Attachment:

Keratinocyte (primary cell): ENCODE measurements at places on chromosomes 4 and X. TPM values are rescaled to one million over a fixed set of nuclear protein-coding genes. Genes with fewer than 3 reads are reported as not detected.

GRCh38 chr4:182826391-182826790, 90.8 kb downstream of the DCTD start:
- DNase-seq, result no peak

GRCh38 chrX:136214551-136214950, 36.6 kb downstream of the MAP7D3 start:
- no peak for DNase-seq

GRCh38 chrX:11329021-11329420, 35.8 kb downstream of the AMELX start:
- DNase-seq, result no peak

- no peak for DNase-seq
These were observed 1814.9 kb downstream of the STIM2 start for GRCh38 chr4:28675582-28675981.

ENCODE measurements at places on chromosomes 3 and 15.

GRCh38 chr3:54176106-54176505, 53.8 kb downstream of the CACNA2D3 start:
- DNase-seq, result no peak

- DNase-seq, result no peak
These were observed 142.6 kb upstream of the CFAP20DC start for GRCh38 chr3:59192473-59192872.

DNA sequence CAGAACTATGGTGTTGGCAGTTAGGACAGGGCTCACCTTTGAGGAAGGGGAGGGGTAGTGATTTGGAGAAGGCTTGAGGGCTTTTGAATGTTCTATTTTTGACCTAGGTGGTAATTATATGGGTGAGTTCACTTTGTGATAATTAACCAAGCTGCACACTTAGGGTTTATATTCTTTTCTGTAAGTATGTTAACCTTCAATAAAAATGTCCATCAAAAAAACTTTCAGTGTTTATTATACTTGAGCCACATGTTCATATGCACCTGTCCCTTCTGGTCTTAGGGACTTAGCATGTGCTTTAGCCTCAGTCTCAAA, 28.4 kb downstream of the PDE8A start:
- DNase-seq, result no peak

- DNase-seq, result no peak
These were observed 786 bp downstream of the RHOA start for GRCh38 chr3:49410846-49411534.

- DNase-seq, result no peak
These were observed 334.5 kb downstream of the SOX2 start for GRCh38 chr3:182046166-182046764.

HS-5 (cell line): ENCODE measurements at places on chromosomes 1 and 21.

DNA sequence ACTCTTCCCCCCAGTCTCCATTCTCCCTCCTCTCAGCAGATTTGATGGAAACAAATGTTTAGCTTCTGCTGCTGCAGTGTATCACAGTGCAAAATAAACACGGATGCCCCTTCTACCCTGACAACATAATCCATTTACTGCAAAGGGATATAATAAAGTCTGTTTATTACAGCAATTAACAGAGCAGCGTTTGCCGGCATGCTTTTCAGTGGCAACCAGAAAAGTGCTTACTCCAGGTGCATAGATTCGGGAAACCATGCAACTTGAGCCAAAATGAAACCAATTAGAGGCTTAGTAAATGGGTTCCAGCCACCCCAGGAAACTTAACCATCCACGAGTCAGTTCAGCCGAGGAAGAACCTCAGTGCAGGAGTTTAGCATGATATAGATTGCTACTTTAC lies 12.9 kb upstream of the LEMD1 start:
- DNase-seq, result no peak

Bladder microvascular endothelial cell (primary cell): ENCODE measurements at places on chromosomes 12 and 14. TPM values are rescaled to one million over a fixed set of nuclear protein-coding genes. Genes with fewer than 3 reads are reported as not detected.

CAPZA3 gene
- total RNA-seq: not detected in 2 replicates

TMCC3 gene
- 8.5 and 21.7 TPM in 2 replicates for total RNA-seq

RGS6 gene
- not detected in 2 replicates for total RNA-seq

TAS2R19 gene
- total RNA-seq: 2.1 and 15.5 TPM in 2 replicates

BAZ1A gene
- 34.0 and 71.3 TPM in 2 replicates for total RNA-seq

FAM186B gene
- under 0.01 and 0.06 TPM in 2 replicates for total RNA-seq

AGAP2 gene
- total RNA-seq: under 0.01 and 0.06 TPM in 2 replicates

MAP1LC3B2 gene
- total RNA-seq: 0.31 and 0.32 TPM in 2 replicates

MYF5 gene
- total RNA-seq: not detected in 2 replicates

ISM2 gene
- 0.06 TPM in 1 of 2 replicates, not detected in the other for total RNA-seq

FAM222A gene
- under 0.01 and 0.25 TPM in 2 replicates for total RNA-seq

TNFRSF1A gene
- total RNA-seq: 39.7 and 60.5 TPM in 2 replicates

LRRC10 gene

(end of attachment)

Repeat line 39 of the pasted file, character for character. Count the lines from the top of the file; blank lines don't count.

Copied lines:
MAP1LC3B2 gene